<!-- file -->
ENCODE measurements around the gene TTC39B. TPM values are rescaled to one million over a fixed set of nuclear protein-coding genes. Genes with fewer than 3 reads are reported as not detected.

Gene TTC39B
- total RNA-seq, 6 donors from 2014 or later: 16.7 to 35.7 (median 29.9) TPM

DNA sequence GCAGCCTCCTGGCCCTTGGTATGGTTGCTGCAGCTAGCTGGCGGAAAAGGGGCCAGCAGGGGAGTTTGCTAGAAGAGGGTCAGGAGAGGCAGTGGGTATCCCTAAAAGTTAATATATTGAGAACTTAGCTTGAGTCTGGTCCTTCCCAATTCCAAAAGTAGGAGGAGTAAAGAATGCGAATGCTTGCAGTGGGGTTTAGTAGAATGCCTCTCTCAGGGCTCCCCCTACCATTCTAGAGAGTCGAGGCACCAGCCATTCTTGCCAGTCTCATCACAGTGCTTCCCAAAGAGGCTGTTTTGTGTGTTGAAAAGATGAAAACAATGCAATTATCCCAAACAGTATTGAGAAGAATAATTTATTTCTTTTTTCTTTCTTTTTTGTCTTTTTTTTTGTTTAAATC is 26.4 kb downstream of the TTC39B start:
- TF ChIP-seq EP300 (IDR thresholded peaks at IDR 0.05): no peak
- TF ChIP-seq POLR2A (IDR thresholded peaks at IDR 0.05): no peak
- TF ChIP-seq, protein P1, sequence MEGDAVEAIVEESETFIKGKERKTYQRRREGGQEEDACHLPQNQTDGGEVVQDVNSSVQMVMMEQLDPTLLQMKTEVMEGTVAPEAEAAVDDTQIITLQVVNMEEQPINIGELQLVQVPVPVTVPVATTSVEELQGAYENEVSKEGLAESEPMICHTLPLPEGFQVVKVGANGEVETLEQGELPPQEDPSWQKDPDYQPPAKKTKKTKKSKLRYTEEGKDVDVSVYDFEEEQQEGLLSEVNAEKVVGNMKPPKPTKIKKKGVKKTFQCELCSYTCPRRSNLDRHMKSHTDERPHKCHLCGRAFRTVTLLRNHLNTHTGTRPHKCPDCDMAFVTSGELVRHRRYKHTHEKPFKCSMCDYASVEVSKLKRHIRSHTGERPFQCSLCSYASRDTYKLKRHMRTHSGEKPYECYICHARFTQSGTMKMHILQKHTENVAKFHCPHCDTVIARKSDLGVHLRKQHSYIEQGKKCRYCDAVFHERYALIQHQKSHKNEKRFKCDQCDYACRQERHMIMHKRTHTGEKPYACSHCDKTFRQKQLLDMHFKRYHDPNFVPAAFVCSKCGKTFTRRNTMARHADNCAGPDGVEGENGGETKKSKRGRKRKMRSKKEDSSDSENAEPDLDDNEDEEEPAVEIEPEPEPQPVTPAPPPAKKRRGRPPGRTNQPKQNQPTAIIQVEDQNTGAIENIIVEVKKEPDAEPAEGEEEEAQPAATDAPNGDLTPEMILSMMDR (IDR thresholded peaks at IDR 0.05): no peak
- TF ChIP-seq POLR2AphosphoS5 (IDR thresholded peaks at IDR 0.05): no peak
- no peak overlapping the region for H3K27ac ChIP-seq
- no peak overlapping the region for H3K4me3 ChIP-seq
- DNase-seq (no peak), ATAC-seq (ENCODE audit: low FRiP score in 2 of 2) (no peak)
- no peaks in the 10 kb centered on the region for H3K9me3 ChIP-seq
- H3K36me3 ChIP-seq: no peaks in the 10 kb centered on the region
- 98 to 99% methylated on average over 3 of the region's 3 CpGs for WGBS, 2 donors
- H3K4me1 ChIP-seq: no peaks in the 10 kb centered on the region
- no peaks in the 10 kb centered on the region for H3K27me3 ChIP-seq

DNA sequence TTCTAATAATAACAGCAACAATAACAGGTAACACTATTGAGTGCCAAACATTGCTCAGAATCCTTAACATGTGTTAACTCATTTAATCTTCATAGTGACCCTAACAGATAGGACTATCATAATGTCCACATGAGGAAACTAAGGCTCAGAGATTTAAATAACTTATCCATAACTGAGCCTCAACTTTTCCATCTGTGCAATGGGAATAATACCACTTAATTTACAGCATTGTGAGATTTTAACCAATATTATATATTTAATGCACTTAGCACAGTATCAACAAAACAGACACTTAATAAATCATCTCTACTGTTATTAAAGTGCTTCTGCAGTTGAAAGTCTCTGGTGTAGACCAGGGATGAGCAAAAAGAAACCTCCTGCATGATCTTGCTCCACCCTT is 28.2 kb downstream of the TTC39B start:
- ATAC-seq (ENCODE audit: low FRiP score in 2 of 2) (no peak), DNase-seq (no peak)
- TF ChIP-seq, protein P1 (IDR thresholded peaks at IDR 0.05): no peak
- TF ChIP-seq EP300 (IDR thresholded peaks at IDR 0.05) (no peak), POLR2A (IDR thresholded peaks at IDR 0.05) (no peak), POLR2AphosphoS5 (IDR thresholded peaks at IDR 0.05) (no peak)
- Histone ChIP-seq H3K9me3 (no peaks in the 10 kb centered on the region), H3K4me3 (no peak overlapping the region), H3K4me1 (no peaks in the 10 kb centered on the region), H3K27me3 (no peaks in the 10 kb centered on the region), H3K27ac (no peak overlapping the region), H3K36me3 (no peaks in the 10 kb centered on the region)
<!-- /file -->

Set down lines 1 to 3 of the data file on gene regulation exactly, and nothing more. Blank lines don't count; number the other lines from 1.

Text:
ENCODE measurements around the gene TTC39B. TPM values are rescaled to one million over a fixed set of nuclear protein-coding genes. Genes with fewer than 3 reads are reported as not detected.

Gene TTC39B
- total RNA-seq, 6 donors from 2014 or later: 16.7 to 35.7 (median 29.9) TPM